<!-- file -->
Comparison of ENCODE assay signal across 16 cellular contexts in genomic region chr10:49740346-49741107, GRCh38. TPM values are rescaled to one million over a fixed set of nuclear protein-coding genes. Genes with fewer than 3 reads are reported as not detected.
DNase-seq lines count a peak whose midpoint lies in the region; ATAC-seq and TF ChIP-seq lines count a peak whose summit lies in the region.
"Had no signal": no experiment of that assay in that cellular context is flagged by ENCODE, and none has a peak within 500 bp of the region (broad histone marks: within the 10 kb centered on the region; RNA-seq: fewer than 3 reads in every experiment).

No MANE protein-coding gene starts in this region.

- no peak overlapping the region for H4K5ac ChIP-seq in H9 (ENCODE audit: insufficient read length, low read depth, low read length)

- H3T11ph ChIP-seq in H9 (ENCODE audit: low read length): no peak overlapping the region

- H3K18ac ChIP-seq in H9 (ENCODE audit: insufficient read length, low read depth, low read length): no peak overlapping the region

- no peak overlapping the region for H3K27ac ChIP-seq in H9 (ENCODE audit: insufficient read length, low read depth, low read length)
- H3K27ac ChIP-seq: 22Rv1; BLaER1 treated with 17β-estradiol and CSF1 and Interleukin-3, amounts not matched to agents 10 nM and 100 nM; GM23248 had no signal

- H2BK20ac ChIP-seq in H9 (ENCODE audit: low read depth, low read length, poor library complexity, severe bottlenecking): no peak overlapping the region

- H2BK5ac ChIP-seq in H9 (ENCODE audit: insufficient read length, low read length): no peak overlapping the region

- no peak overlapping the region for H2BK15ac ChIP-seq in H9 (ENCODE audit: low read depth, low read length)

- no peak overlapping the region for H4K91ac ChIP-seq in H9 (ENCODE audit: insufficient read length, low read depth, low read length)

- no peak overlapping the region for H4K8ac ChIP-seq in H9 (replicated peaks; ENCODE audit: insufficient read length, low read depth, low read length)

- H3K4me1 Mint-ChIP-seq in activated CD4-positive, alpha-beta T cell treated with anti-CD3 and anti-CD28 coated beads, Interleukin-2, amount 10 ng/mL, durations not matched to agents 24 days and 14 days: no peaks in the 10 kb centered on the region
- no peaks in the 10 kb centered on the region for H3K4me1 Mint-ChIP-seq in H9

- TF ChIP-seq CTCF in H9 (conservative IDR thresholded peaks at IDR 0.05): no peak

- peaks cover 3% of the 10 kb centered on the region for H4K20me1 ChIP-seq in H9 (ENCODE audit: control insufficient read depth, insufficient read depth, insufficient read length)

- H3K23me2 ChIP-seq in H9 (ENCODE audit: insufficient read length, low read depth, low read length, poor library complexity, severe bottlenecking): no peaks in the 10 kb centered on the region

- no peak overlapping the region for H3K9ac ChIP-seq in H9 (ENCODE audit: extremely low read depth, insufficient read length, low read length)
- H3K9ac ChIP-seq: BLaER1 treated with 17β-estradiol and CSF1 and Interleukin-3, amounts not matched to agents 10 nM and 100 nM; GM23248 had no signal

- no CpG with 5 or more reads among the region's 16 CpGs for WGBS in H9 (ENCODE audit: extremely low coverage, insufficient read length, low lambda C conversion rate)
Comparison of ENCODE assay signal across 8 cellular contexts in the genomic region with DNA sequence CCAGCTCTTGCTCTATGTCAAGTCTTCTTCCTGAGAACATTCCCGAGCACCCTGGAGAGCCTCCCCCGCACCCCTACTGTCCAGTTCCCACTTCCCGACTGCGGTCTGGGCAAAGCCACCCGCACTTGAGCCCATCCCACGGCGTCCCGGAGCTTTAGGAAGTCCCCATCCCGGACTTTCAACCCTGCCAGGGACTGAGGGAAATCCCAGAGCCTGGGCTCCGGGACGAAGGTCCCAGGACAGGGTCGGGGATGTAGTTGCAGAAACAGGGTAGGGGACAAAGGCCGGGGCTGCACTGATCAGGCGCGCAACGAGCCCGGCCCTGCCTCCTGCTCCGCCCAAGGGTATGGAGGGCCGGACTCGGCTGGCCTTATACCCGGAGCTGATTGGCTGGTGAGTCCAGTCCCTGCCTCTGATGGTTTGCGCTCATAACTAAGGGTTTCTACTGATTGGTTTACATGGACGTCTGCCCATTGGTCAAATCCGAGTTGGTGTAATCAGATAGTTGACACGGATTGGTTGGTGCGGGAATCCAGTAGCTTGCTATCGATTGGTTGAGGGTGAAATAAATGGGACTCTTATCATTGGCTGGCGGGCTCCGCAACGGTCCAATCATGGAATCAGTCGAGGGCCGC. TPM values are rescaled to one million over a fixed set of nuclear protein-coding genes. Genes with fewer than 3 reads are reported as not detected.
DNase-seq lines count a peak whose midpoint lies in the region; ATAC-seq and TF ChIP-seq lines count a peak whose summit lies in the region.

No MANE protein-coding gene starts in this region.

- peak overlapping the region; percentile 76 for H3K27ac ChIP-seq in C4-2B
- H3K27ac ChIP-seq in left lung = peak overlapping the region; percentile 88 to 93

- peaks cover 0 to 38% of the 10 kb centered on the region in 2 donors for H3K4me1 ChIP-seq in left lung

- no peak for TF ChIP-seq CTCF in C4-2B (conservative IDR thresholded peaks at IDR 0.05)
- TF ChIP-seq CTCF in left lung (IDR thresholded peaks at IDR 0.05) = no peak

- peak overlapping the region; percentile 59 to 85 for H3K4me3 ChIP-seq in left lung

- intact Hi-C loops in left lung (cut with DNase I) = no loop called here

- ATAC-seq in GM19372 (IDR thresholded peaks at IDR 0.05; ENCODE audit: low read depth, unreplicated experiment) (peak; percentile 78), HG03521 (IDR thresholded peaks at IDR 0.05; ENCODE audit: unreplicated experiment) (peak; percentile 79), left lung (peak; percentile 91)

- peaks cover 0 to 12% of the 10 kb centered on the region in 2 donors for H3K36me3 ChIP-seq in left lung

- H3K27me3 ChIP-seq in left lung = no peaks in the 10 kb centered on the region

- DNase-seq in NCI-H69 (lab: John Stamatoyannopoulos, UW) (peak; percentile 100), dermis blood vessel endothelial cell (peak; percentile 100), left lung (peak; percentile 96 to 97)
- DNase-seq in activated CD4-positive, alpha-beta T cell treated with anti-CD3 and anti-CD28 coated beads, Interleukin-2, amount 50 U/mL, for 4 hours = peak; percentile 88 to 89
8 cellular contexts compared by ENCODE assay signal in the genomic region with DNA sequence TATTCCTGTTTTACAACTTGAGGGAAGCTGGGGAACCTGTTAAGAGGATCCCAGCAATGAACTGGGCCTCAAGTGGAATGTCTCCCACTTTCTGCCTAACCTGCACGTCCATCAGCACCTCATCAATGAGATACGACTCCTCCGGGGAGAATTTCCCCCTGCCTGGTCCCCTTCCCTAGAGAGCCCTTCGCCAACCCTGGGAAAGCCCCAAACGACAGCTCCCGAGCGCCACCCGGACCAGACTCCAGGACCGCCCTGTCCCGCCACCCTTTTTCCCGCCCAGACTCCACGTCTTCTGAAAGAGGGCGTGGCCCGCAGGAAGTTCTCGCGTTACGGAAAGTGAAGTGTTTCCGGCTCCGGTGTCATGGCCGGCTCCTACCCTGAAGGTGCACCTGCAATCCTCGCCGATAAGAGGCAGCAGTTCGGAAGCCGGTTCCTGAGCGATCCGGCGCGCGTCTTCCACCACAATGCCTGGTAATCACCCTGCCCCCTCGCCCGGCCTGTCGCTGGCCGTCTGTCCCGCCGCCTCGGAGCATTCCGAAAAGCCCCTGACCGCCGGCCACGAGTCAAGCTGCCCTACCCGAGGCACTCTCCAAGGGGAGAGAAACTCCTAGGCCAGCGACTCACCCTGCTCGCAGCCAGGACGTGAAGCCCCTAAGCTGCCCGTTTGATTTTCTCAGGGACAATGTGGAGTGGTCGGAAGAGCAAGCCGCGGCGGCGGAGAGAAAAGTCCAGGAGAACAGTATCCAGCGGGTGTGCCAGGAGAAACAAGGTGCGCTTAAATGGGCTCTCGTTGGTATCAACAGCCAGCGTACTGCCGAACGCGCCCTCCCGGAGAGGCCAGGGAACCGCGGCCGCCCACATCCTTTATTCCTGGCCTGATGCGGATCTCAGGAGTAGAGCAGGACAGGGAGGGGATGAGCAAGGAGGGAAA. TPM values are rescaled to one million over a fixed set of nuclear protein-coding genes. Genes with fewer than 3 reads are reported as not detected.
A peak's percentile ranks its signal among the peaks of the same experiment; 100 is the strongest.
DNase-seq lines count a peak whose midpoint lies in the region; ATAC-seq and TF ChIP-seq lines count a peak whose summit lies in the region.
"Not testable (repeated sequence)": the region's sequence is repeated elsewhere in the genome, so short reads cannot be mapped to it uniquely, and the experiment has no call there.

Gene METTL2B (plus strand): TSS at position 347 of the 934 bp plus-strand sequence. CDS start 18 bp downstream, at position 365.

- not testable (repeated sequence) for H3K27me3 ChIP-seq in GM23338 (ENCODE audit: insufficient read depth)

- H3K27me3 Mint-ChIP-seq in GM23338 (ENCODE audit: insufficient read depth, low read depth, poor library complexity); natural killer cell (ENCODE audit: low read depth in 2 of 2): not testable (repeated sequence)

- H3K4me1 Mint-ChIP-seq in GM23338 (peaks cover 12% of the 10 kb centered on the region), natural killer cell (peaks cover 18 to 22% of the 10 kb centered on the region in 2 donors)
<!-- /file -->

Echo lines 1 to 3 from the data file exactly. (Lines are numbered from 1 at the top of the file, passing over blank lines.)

Comparison of ENCODE assay signal across 16 cellular contexts in genomic region chr10:49740346-49741107, GRCh38. TPM values are rescaled to one million over a fixed set of nuclear protein-coding genes. Genes with fewer than 3 reads are reported as not detected.
DNase-seq lines count a peak whose midpoint lies in the region; ATAC-seq and TF ChIP-seq lines count a peak whose summit lies in the region.
"Had no signal": no experiment of that assay in that cellular context is flagged by ENCODE, and none has a peak within 500 bp of the region (broad histone marks: within the 10 kb centered on the region; RNA-seq: fewer than 3 reads in every experiment).